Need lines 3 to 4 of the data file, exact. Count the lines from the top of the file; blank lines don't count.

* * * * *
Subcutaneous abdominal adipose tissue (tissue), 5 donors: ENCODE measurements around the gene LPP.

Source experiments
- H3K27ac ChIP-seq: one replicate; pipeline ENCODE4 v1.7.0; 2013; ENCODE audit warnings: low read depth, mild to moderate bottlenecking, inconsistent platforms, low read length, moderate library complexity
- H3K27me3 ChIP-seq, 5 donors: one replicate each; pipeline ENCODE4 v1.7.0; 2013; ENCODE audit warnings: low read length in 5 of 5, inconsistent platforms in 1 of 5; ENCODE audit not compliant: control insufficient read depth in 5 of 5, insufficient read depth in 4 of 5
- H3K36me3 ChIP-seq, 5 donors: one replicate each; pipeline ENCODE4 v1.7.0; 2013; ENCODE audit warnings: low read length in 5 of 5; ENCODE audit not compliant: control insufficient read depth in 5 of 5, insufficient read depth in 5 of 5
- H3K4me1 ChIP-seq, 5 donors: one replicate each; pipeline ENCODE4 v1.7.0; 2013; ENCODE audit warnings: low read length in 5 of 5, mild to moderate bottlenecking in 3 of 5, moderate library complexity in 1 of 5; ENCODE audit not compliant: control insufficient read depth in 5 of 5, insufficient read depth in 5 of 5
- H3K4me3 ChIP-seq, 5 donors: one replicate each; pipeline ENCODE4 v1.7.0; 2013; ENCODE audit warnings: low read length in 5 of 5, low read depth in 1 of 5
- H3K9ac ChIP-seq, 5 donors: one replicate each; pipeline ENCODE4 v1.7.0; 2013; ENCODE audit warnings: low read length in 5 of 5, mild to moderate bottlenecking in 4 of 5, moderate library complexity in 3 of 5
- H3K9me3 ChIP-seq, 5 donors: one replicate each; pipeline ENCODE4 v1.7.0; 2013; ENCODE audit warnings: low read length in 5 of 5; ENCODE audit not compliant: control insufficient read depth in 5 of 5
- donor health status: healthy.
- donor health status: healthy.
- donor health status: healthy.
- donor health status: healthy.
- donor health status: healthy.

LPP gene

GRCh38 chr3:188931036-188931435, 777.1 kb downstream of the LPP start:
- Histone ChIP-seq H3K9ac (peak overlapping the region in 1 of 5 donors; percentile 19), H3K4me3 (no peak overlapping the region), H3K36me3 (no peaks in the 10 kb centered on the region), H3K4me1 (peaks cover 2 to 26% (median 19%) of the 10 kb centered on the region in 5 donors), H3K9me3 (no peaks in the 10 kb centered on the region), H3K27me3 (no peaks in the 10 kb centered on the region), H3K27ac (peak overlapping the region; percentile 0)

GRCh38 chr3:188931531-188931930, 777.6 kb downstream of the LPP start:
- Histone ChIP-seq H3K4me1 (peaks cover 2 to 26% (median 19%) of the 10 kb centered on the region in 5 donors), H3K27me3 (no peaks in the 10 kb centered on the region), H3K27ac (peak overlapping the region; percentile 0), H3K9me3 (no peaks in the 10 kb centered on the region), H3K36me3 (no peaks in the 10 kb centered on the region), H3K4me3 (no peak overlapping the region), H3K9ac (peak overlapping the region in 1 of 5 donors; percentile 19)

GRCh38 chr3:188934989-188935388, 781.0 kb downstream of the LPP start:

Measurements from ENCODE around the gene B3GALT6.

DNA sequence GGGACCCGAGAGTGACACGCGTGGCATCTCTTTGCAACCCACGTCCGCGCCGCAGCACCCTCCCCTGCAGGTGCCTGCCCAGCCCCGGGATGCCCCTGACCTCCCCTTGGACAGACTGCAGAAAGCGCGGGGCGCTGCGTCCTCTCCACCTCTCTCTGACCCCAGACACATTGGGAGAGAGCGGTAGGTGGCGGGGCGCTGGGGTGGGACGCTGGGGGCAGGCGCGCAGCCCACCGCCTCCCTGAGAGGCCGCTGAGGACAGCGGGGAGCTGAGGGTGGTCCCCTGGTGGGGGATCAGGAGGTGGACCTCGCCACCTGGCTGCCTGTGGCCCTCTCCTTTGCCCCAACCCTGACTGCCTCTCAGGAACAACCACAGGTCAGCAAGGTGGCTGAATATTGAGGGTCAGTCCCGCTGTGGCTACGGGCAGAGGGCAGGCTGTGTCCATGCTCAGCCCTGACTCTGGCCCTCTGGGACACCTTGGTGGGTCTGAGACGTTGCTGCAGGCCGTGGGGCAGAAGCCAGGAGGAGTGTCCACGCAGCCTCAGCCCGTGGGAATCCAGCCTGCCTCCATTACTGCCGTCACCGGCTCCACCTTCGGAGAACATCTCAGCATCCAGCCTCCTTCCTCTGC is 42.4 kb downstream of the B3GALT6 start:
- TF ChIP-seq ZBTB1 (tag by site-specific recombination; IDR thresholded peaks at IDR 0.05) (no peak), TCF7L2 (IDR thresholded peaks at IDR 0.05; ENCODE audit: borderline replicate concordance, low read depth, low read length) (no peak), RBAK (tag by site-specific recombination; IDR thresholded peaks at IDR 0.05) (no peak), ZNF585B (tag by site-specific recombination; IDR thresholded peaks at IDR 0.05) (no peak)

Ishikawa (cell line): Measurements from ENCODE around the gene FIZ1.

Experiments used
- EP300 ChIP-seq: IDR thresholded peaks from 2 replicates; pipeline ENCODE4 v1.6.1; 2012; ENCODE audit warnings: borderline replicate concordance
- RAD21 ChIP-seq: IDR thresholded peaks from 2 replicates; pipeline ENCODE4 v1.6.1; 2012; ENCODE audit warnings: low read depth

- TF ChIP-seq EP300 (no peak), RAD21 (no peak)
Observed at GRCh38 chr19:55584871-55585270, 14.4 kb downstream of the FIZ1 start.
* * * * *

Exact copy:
- H3K27ac ChIP-seq: one replicate; pipeline ENCODE4 v1.7.0; 2013; ENCODE audit warnings: low read depth, mild to moderate bottlenecking, inconsistent platforms, low read length, moderate library complexity
- H3K27me3 ChIP-seq, 5 donors: one replicate each; pipeline ENCODE4 v1.7.0; 2013; ENCODE audit warnings: low read length in 5 of 5, inconsistent platforms in 1 of 5; ENCODE audit not compliant: control insufficient read depth in 5 of 5, insufficient read depth in 4 of 5